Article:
Singaporean filmmaker Anthony Chen, who won Cannes’ Camera d’Or with his feature debut “Ilo Ilo” in 2013, and was chosen by Variety as one of its 10 Directors to Watch in the same year, is putting the finishing touches to his sophomore feature, “Wet Season,” which he is looking to premiere at an A-list festival. In the intervening six years, he has also been hard at work producing other filmmakers’ work.
Chen describes “Wet Season” as the story of a 40-year-old woman “who is having a bit of crisis in life and is on a journey to rediscover herself, redefine herself and restart [her life].” The woman’s friendship with a young man “helps her reaffirm her identity as a woman,” according to Memento Films Intl., which is handling international sales.
After directing several award-winning shorts, including “Grandma,” which won a special mention at Cannes in 2007, Chen was thrust into the global spotlight with the Camera d’Or win for “Ilo Ilo.” Set in 1997 during the Asian recession, the story of the relationship between a Filipino maid and her young ward struck a chord with audiences worldwide and won some 40 awards.
“In Asia, people look at the film not so much because it won the Camera d’Or, but because it won four Golden Horse awards in that stellar year, which was its 50th anniversary,” says Chen, who is now based in London. “The Golden Horse awards are so important for Chinese-speaking people.” Chen still finds it hard to believe that “Ilo Ilo” won best feature over heavyweight competition that included Tsai Ming-liang’s “Stray Dogs,” Wong Kar-wai’s “The Grandmaster,” Jia Zhangke’s “A Touch of Sin” and Johnnie To’s “Drug War.” “It really was the dark horse,” says Chen.
Chen claims that the awards and the box office success of “Ilo Ilo” did not create any pressure for his second feature. “I think a lot of times the pressure comes from the expectation that I set on myself to make a piece of work that I could defend,” Chen says. “That for me was probably the bigger thing. It’s about getting it right, not for the sake of vanity or aesthetic reasons. Because I need to look at it and believe that these emotions are real and there is truth and honesty. Which is why my process of writing is long.”
In the meantime, he has assumed a producing role. In 2014, he teamed with producer Huang Wenhong to launch Giraffe Pictures. Giraffe’s 2016 omnibus film “Distance” was co-written and executive produced by Chen, and he also executive produced Giraffe’s 2017 film “Pop Aye,” directed by Kirsten Tan, which won several awards, including ones at Sundance, Rotterdam and Zurich.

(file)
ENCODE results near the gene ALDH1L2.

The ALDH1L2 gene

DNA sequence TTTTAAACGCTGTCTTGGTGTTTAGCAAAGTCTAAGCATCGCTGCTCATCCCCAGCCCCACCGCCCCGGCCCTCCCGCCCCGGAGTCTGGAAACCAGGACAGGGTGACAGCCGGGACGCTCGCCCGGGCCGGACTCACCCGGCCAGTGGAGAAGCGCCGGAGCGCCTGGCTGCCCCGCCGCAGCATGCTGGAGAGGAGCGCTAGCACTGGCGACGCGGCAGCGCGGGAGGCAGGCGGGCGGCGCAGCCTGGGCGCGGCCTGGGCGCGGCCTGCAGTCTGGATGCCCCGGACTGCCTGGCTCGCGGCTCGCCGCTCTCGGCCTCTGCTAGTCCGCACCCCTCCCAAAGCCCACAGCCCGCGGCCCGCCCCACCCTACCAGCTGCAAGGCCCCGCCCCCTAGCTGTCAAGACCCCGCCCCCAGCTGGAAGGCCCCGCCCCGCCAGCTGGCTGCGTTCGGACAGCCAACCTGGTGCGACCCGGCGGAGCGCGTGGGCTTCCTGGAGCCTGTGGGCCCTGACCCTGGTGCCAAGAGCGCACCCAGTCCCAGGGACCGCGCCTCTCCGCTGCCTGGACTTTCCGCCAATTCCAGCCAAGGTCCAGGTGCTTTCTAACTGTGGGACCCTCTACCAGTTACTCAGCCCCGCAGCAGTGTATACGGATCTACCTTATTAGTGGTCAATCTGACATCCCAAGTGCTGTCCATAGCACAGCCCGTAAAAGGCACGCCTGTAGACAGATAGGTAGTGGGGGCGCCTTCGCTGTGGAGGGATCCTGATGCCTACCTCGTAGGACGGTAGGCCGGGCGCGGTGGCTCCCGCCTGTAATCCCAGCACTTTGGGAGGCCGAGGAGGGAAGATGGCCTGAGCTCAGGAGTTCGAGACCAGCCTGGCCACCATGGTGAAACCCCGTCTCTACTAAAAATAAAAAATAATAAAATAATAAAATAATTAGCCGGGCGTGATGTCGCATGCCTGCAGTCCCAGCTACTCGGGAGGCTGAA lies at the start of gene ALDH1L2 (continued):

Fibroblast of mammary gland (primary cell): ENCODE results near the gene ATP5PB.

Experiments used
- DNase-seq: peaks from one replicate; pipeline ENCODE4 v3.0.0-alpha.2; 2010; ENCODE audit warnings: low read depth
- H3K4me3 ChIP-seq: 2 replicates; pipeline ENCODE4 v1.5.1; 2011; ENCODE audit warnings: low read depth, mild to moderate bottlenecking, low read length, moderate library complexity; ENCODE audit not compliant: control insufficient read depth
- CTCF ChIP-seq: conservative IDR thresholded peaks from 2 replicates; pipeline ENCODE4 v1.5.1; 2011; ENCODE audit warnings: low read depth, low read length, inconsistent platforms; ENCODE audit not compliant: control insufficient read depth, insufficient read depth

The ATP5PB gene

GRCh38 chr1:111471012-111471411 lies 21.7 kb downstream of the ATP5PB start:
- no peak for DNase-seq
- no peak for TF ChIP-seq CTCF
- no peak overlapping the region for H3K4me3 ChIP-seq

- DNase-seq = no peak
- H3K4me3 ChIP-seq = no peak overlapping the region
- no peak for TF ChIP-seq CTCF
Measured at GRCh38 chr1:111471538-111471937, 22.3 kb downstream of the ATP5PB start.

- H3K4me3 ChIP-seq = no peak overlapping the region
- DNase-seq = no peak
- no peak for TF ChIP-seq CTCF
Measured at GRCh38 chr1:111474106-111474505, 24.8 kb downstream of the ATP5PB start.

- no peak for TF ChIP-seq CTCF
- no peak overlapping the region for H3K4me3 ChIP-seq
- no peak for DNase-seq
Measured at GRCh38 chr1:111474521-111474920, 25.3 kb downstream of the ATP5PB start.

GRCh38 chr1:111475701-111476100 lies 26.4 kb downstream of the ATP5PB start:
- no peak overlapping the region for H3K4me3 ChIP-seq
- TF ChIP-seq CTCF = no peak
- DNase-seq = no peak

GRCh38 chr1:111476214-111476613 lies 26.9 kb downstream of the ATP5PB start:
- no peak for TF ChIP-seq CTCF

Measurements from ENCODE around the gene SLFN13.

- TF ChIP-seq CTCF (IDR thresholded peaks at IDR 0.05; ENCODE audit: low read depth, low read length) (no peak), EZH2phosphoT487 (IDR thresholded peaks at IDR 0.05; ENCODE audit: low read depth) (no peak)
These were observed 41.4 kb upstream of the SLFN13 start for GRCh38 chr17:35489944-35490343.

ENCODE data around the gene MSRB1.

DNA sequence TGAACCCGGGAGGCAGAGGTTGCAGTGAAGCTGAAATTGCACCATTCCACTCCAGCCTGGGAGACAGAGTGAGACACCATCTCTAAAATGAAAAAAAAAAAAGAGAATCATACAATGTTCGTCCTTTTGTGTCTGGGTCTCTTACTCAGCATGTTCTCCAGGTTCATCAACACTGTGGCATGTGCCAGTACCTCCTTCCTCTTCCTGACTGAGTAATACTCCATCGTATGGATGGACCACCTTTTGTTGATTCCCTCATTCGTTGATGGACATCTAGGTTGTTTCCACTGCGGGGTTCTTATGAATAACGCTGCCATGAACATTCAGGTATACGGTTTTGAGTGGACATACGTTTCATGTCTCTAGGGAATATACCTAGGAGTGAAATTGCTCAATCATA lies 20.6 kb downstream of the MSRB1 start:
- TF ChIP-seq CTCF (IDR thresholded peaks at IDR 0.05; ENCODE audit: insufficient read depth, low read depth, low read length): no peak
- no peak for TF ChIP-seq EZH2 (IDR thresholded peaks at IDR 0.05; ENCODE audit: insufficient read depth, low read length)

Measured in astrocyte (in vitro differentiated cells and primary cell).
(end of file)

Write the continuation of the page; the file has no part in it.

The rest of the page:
Chen is on board as a co-producer for He Shuming’s feature debut “Ajoomma,” about a widow who gets lost on a trip to Korea to find a new purpose in life. Principal photography for the drama is scheduled for 2020. It won the best co-production award at Macao’s International Film Festival & Awards’ project market in 2018 and an award at Thailand’s Southeast Asia Fiction Film Lab earlier in the year. Chen is also a producer on the as yet-to-be titled debut feature by Tan Shijie, one of the “Distance” directors.
Singaporean films are now a fixture at global festivals and routinely win awards.
“I think the challenge for Singapore films moving forward is less so about finding the money,” Chen says. “For me it’s about how do you budget a film that actually makes sense? There is a cap to how much a Singapore film can be made for, especially if it is an independent film, an arthouse drama; even if it does good sales, there is a limit to what the film could do. I’m still trying to work out how we can make this sustainable, especially if we want to continue telling the stories we want to tell.”
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